March 5th / 6th 1960

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Reproduced from the Motoring News of 10th March 1960 -

Fast "Express"

Tom Gold, Stuart Turner win tough Wolverhampton & S. Staffs rally

"ONE OF of the toughest Nationals for some time" was the general opinion of competitors in the "Express and Star" rally organised by the Wolverhampton and South Staffs. C.C. The outright winners were Tom Gold and Stuart Turner in an Austin-Healey Sprite, having lost only 4 minutes over the whole route. In second place came Mrs. Pauline Mayman and Valerie Domleo in their Morgan +4, only 9 minutes down. This was a really remarkable performance from these two ladies.
Motoring News chose to cover the rally by competing and as competitor No. 112, Mike Twite and Bill Creed left the Oxford start in a Morris Minor Traveller, but the less said about our performance the better. Nevertheless it enabled us to see what a difficult rally the organisers had laid on.
From the five starting points at Oxford, Nottingham, Hereford, Liverpool and Wolverhampton the route led to the meeting point at Knighton, near Presteigne. Most competitors were well ahead of time at Knighton and combined with a delay in sending drivers off, many people found that they had a 2½-hour wait before they were due to leave. But this was the only black mark which could be levelled against the organisers.

One marked map

The whole rally was to be done on one marked map, with 31 Time Controls to be visited in the Montgomery, Llandrindod Wells, Newton and Llanidloes area on Sheet 128, a popular and difficult rally area. A large number of people were in trouble right from the start judging by the number of cars milling about in all directions and several people decided to give the first control a miss. From then on things became a bit easier for a while, but as the route moved westwards towards Llanidloes the going became tougher and tougher. To anyone who does not know these Welsh mountains intimately a 30 m.p.h. average is very difficult as so many likely looking roads peter out into nothing. The steep hills require a powerful engine while the winding lanes call for excellent roadholding and if the navigator is not right first time you have almost certainly had it! The Motoring News Minor was outclassed from the start as it was reduced to first gear for many of the climbs so that averages of 60 m.p.h. would have been necessary down the other sides of the mountain, something which the driver's ability and the brakes could not cope with !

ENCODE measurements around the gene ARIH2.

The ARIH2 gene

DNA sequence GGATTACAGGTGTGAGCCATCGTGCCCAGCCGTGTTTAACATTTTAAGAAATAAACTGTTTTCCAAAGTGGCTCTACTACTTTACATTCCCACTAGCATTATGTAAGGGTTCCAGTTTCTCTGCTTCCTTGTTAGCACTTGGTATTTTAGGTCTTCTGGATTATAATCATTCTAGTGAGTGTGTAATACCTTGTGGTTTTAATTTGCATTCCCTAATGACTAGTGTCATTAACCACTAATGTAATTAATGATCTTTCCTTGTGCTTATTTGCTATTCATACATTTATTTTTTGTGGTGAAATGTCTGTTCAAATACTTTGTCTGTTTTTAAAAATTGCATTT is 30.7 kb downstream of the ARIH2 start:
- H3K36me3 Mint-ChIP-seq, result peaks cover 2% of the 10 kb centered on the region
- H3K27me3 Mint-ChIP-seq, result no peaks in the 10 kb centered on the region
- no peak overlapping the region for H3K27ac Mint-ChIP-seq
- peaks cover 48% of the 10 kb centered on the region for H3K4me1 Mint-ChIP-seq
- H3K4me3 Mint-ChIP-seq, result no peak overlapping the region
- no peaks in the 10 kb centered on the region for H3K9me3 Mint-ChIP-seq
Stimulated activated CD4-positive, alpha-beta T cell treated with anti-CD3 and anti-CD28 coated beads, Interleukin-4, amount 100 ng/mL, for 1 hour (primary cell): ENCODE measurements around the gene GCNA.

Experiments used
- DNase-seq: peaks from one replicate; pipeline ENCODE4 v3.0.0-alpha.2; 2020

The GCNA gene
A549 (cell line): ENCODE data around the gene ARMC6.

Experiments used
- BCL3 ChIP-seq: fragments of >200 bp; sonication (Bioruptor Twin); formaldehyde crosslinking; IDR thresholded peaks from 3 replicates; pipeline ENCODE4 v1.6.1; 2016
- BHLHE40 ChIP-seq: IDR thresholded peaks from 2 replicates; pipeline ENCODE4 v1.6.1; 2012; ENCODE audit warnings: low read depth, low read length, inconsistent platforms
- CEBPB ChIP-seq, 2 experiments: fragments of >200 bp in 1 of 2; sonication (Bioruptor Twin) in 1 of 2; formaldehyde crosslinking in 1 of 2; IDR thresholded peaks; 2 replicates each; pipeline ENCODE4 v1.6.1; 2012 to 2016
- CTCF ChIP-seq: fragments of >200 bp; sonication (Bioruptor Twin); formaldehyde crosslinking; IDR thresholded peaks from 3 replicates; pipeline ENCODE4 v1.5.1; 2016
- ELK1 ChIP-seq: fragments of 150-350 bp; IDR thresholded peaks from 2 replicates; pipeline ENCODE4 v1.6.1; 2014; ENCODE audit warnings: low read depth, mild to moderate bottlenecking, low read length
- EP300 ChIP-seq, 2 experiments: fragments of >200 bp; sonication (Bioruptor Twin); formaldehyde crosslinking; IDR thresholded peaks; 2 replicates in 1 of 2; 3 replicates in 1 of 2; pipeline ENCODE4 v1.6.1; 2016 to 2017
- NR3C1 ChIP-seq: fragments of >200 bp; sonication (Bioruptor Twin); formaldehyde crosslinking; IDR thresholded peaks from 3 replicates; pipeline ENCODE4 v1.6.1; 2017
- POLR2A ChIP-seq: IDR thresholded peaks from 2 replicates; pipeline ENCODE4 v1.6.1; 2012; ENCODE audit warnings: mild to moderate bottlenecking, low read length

Battered Sprite

BATTERED SPRITE: The glass-fibre bonnet of this Sprite took on a decidedly ragged look when the car hit a railway bridge in the wilds of Wales during the Express and Star National Rally. After suitable patching and the judicious use of string it managed to reach the finish.

At Pontdolgoch Station between controls 14 and 15 a fast turn with a decreasing radius misled many drivers and several had contacted the parapet of the railway bridge across the road with detrimental effect on the bodywork. A Sprite with a glass-fibre bonnet looked decidedly shabby. All round the route there were signs of interesting moments with skid marks leading up to holes in hedges and a number of banks show signs of contact. The roads were still coated a thick layer of dust which was laid by local authorities during the recent icy period caught out several drivers who cornered too ambitiously,patchy mist on high ground was sufficient to slow many people.

Tie-decider

A driving test to decided ties was held at Elan Valley and consisted of an acceleration test along the edge of the reservoir and was won by Brian Harper in his Morgan +4. With daylight approaching roads became easier and the cars wound their way back to Knighton and eventually on to Bridgnorth for the finish where complete tabulated results announced within two hours a remarkable effort.
The effort of Tom Gold and Stuart Turner was especially commendable and that of Mrs. Mayman and Valerie Domleo even more so. Those critics rallying who dismiss it as childs play would not have thought so last Saturday. To average 30 m.p.h. over this terrain requires a fast car with excellent holding, a fearless driver and a navigator who knows the backwards. Although quite managed it, the Gold/Turner car came very close. When the Motoring News crew began to compute the number of marks they had lost they got to 600 before deciding to give up. There must be something to this rallying- See you on the Hopper!

M.L.T.